Since three of the four of the students were natives of western New York, the pain was redoubled in accounts of the student’s funeral Masses and the Solemn Requiem Mass sung at Niagara’s Alumni Chapel.
Stepping back with a bit of critical distance one may reasonably ask, while in no way maligning the innocent dead, what on earth was worth all the effort and the risking of life?
A couple of things to note:
First, “The Little Three”. Unless you grew up in western New York, it’s impossible to relate how important the Niagara-St. Bonaventure-Canisius basketball rivalry was from 1905 until the mid-1970s. Until the Buffalo Bills came along as an expansion team in the NFL in the 1960s, Buffalo was home to “The Little Three”, who played not only for bragging rights but for recruits. There was no other major sport: the Buffalo Sabres of the NHL didn’t show up until 1970, the same year the ill-fated NBA Buffalo Braves debuted (only to leave for San Diego eight years later).
Second, this was a time before “power conferences”—the Big East (which was largely a Catholic creation) was still over a generation away. So smaller rivalries meant something, at least on a local level. The equivalent in, say, Philadelphia was the Big Five (St. Joseph’s, LaSalle, Villanova, Temple and University of Pennsylvania).
Third, there was little (if any) television coverage of these games so if you didn’t want to miss out, you had to actually attend the game—Buffalo’s Memorial Auditorium regularly sold out its 12,000 seats. And most of those in attendance were not students — not alumnae, but just regular sports fans.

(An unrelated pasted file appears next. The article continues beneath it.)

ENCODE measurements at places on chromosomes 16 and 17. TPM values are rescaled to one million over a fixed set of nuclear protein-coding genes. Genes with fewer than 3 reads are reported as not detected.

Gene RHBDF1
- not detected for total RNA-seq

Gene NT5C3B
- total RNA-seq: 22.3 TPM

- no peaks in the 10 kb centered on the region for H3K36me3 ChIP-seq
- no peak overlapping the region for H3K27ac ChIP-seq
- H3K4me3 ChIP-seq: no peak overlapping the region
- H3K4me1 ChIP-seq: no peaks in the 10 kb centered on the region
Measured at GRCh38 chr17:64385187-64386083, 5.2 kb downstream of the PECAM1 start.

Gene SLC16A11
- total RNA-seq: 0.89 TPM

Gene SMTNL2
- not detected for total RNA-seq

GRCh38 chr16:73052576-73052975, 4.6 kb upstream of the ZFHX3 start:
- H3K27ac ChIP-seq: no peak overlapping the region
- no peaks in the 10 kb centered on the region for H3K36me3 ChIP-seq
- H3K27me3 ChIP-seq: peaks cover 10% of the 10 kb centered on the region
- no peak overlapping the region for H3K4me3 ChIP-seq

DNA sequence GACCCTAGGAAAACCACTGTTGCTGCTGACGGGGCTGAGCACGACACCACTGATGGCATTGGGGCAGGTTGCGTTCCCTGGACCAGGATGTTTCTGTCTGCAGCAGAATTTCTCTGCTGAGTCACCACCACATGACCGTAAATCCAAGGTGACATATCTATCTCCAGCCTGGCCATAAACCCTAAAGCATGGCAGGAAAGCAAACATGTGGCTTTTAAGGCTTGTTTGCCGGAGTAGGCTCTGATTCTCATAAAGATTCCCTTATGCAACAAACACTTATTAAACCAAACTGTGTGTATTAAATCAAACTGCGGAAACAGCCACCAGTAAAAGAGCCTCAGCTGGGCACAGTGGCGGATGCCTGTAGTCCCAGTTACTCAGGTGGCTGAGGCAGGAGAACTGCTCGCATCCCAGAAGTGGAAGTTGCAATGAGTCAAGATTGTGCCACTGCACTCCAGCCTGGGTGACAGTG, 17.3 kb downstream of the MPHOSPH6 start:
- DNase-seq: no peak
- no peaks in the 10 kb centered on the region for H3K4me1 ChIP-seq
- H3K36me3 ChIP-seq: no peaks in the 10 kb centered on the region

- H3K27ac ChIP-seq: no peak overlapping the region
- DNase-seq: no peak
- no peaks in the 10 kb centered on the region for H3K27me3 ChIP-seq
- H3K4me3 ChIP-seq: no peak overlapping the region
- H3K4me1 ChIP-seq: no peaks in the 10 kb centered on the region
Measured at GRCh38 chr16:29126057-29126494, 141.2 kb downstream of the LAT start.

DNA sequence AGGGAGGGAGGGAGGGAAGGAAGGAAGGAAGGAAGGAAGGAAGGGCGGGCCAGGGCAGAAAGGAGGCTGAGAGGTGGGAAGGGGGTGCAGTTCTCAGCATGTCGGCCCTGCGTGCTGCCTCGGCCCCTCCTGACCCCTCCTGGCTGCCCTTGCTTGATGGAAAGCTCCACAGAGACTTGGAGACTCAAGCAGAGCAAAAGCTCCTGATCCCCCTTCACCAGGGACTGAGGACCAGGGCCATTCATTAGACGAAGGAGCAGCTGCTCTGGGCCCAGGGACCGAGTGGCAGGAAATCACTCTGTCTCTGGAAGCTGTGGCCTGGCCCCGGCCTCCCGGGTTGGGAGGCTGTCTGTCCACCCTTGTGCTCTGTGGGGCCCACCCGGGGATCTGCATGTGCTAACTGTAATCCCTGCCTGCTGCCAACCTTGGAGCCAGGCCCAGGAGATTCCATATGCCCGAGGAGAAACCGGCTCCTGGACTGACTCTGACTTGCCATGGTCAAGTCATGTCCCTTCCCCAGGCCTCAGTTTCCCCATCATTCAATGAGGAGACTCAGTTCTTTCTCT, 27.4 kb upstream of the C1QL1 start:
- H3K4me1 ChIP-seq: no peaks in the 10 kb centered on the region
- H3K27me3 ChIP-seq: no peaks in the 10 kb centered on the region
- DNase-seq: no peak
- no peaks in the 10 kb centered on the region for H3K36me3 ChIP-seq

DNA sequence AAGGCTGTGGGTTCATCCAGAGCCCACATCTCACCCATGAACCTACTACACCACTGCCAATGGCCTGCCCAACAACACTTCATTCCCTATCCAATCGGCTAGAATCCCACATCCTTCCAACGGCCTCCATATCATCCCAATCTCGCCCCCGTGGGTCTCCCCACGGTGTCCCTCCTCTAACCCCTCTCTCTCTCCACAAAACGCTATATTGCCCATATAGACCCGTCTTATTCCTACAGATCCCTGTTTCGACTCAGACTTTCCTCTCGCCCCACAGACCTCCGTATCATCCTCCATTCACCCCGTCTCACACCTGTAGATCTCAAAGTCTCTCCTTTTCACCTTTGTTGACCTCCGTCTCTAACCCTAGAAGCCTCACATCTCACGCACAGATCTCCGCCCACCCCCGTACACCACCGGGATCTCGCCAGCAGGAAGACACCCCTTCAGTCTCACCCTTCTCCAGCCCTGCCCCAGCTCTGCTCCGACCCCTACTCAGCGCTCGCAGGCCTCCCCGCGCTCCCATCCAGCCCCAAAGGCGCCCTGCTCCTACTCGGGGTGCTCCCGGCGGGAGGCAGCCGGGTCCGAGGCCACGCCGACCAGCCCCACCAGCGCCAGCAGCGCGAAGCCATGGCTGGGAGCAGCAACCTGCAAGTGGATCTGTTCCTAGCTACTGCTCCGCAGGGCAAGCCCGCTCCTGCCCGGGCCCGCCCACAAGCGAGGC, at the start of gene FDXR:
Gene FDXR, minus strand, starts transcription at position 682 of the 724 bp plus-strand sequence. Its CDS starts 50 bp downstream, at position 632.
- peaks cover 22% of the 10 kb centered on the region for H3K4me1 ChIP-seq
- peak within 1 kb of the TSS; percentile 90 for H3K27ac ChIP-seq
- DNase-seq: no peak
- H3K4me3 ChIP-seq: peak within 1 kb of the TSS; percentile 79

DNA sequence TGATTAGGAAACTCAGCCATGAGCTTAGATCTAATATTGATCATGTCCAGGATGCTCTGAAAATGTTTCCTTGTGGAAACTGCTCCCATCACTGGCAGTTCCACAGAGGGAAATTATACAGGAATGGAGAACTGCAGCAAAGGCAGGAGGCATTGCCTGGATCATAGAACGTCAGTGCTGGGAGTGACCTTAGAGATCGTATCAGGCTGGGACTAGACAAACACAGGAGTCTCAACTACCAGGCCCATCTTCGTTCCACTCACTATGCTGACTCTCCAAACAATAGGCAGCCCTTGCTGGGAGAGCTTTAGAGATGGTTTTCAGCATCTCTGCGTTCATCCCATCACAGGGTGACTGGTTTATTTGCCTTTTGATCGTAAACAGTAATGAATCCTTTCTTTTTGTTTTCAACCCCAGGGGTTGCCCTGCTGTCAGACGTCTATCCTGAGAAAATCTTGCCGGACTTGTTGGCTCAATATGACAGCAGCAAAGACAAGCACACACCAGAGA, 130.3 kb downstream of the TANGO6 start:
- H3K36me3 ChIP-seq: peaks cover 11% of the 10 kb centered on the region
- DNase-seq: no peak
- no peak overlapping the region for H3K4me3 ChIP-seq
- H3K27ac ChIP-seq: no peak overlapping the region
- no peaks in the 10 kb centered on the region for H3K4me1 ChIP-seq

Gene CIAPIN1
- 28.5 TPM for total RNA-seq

Fourth, there was no expansive NCAA tournament as we know it today—something so big that March Madness lasts, inexplicably, into April. True, there was the NIT, but it was (a) always held in New York City, and (b) was designed to not take more than a couple of teams from each region (the exact opposite of how the NCAA tournament is designed today).
Finally, this may have been a Catholic contest, but it gave each school a chance to show off its charism: the Jesuits of Canisius, the Vincentians of Niagara, and the Franciscans of St. Bonaventure’s.
Later, each school could claim at least one major name to play in the NBA: Calvin Murphy of N.U. (San Diego/Houston Rockets, and an NBA All-Star), Bob Lanier of St. Bonaventure’s (Detroit Pistons/Milwaukee Bucks, also an NBA All-Star), and Johnny McCarthy of Canisius (who won a championship with the Boston Celtics).
The “Little Three” is no more. Every now and then one of the teams will creep into the first round of the NCAA tournament (or, more often, the NIT), but with the plethora of sports entertainment being beamed at us twenty-four hours a day, seven days a week, buying a ticket to see Niagara play St. Bonaventure’s seems an almost quaint thing to do.
Still, it’s worth recalling the souls of those four young men who died too soon. What they may have lacked in common sense, they more than made up for in school spirit.